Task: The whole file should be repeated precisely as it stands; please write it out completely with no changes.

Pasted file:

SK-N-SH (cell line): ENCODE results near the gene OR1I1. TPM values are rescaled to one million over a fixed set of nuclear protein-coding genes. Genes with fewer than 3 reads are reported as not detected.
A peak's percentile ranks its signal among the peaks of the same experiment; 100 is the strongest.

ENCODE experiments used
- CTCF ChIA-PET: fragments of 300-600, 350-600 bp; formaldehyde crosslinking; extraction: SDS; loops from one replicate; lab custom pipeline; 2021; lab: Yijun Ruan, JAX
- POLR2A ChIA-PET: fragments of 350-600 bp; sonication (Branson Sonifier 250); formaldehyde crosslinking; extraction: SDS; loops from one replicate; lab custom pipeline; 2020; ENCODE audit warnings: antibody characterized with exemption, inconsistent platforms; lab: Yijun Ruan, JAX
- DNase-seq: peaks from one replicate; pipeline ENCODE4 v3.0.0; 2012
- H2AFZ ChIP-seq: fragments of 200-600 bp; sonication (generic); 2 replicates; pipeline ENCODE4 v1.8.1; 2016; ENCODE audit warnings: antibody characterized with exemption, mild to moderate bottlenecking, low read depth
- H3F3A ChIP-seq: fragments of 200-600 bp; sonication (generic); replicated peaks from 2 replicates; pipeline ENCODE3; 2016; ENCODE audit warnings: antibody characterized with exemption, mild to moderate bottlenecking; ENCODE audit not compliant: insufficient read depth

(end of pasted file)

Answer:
SK-N-SH (cell line): ENCODE results near the gene OR1I1. TPM values are rescaled to one million over a fixed set of nuclear protein-coding genes. Genes with fewer than 3 reads are reported as not detected.
A peak's percentile ranks its signal among the peaks of the same experiment; 100 is the strongest.

ENCODE experiments used
- CTCF ChIA-PET: fragments of 300-600, 350-600 bp; formaldehyde crosslinking; extraction: SDS; loops from one replicate; lab custom pipeline; 2021; lab: Yijun Ruan, JAX
- POLR2A ChIA-PET: fragments of 350-600 bp; sonication (Branson Sonifier 250); formaldehyde crosslinking; extraction: SDS; loops from one replicate; lab custom pipeline; 2020; ENCODE audit warnings: antibody characterized with exemption, inconsistent platforms; lab: Yijun Ruan, JAX
- DNase-seq: peaks from one replicate; pipeline ENCODE4 v3.0.0; 2012
- H2AFZ ChIP-seq: fragments of 200-600 bp; sonication (generic); 2 replicates; pipeline ENCODE4 v1.8.1; 2016; ENCODE audit warnings: antibody characterized with exemption, mild to moderate bottlenecking, low read depth
- H3F3A ChIP-seq: fragments of 200-600 bp; sonication (generic); replicated peaks from 2 replicates; pipeline ENCODE3; 2016; ENCODE audit warnings: antibody characterized with exemption, mild to moderate bottlenecking; ENCODE audit not compliant: insufficient read depth